I really respect Beck. I think that more than anyone, he's been quite thoughtful about the state of the music industry and how to combat piracy. Instead of, say, suing fans and trying to control how people use music, he's taking the opposite approach: create more content, let people freely interact with it, and be... well, more interesting.
I just bought his new album, The Information, which came out last week to some fanfare. It contains lots of extra stuff, like a companion DVD with home-made videos for each of the songs. Best of all is that the album cover is blank, and comes with a book of stickers made by various underground artists - each album with a slightly different collection of stickers - so you can create your very own album cover. As Interscope (his record company) says the album art is "either non-existent or infinite, depending on one's point of view." Beck is basically saying that you could illegally download the songs, but you'd miss out on half the fun. Very cool - when was the last time you looked forward to buying a physical CD?
In a bizarre (and hugely backwards) twist, though, the
company that manages the UK charting system has announced that the new
album won't be eligible for the British charts because the customizable packaging gives it an "unfair advantage" over other albums. Huh? Now that is one of the stupider things I've heard.
There's a great interview with Beck in Wired last month where he discusses his philosophy on being interesting, letting people co-create with you, and other stuff.
"There are so many dimensions to what a record can be these days. Artists can and should approach making an album as an opportunity to do a series of releases – one that's visual, one that has alternate versions, and one that's something the listener can participate in or arrange and change. It's time for the album to embrace the technology."
He could just as well be talking about advertising. Substitute "brand communication" for "album" and "marketer" for "artist" in that and it makes good sense for our industry too.
Beck album art photo courtesy the Design Observer.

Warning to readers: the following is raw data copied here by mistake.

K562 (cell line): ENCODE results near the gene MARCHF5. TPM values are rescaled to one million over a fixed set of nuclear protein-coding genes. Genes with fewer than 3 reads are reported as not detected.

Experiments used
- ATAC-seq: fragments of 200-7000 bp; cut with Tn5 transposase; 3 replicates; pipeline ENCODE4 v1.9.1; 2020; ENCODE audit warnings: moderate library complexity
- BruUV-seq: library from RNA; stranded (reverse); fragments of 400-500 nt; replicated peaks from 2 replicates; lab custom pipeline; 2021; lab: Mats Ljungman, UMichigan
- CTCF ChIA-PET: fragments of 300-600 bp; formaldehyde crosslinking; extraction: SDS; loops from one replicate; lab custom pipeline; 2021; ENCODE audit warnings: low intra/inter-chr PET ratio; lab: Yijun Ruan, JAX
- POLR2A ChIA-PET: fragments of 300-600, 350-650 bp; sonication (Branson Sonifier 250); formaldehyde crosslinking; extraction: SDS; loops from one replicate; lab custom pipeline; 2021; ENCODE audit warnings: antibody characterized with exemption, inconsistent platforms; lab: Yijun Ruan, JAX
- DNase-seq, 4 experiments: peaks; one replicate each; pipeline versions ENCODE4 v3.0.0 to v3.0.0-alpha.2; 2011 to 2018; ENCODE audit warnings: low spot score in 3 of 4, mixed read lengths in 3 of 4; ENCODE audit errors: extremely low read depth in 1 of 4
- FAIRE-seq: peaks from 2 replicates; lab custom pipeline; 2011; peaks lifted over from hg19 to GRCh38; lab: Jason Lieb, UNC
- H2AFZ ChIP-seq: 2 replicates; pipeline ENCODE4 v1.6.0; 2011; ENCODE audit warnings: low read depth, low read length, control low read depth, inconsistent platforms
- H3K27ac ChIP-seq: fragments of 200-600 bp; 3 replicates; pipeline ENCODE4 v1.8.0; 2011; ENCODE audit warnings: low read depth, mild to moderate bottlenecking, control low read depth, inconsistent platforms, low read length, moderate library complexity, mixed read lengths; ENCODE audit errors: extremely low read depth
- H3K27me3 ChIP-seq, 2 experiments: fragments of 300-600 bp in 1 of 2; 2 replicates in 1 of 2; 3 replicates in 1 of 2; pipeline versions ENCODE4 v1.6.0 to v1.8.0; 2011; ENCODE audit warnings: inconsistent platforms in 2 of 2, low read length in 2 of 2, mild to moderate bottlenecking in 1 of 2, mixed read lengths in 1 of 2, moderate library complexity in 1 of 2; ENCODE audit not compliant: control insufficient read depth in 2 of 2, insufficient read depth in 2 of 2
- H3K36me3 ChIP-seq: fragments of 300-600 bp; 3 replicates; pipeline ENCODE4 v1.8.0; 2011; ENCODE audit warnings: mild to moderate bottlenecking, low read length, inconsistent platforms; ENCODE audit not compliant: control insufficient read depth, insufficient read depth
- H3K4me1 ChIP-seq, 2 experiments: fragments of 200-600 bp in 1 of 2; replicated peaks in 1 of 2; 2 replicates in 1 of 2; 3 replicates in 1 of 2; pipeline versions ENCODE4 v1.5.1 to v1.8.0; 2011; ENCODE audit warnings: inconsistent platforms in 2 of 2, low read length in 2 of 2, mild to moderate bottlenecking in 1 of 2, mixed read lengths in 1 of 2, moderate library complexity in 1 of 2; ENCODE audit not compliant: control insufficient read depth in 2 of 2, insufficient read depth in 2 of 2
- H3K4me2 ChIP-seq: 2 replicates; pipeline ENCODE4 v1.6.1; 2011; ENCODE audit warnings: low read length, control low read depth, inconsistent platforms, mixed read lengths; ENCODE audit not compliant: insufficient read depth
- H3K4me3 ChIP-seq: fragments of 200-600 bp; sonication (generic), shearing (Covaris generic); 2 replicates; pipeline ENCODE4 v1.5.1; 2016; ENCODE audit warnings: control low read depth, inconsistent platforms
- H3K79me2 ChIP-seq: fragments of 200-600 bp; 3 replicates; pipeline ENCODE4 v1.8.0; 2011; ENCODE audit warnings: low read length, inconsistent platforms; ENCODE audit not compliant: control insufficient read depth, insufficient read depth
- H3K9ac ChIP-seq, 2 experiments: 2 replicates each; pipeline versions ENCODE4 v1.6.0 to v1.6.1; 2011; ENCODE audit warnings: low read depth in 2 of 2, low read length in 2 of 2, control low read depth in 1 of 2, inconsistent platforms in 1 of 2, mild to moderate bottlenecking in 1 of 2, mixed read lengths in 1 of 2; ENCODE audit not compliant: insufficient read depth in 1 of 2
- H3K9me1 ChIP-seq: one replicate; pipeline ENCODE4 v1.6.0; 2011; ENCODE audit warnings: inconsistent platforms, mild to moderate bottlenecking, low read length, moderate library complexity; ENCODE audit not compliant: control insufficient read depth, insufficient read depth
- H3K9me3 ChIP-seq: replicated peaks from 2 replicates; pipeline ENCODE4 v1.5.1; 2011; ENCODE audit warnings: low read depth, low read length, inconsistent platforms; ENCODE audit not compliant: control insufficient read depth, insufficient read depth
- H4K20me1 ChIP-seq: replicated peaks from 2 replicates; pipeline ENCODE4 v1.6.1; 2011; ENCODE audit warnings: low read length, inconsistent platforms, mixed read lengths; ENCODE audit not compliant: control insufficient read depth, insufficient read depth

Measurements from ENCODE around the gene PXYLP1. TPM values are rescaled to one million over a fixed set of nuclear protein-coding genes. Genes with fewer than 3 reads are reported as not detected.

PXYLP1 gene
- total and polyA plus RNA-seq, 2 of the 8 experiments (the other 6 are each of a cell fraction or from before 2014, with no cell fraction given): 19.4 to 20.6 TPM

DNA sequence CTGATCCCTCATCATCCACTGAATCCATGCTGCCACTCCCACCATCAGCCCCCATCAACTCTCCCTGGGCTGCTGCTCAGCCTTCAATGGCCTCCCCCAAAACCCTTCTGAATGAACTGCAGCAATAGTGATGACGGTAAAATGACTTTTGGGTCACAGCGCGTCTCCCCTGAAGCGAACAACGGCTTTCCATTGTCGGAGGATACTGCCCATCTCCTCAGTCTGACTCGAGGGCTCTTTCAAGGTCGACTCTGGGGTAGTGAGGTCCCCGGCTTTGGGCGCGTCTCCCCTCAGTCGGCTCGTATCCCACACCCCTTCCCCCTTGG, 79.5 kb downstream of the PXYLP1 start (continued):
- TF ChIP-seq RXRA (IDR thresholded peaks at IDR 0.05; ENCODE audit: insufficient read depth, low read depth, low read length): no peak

I've been really enjoying the TV show Weeds. It stars Mary Louise Parker, who has to be one of the most compelling actors alive and someone I'd love to have coffee with someday, as a recently widowed woman who turns to dealing pot in her suburb to make ends meet. And Malvina Reynolds' excellent subversive song "Little Boxes" plays over the opening credit sequence. The second season recently started and the producers have started doing something fun - they've had the title song recorded by a different artist every week, by a broad range of artists including Elvis Costello, Death Cab for Cutie, and Engelbert Humperdinck (and really, is there any artist whose name is more fun to say than Engelbert Humperdinck?). It was even sung in French one week.
It's a small thing, but it makes me more engaged in the show. Even though I've recorded the shows on my PVR, I actually stop to watch the credits every time instead of fast forwarding through them, as I do with other shows. I look forward to seeing who will be doing the music next. It gives me a reason to think about the show. It makes it more interesting.
Has any advertising campaign ever done this (regularly changed up the music on a TV spot)? I think that would be an interesting thing to try.
I was at home last night doing some work on the computer and recognized a familiar song coming from the TV in the living room. I took a moment to listen because it’s a song I really love, but I quickly realized it wasn’t the original version. And the lyrics were different. And, good God, Cadbury had rewritten the Beach Boys “Wouldn’t It Be Nice” for an ad.
“Wouldn’t It Be Nice.” One of the most touching songs of youthful naivete I’ve ever heard.
“Wouldn’t It Be Nice.” The song that made Ben Hamper, as he told the story in “Roger and Me,” weep when he heard it on the way home from being laid off from a Flint, MI auto plant.
“Wouldn’t It Be Nice.” A song that – this was a long time ago – in a moment of epic self-pity, I put on “Repeat 1” in my CD player and listened to for several hours straight.
“Wouldn’t It Be Nice” was being used to sell chocolate bars.
Here’s one of the executions that ran in Australia, I believe. (For all I know these have been running for a while in Canada and I’ve just missed them.)
Now, obviously, we’re many years past Neil Young’s “This Note’s For You” and people freaking out because “Revolution” is in a Nike ad, but my first reaction was still to rush the living room and scream “Nooooo!” at the TV.
My second reaction was to think, “What have I done?” We’re currently finishing up a spot that uses a well-known song from long ago that, I imagine, might tote around emotional baggage for a few people. I wondered if when that spot went to air if there wouldn’t be a similar rush and cry from people who couldn’t believe what had happened to one of their favourite songs.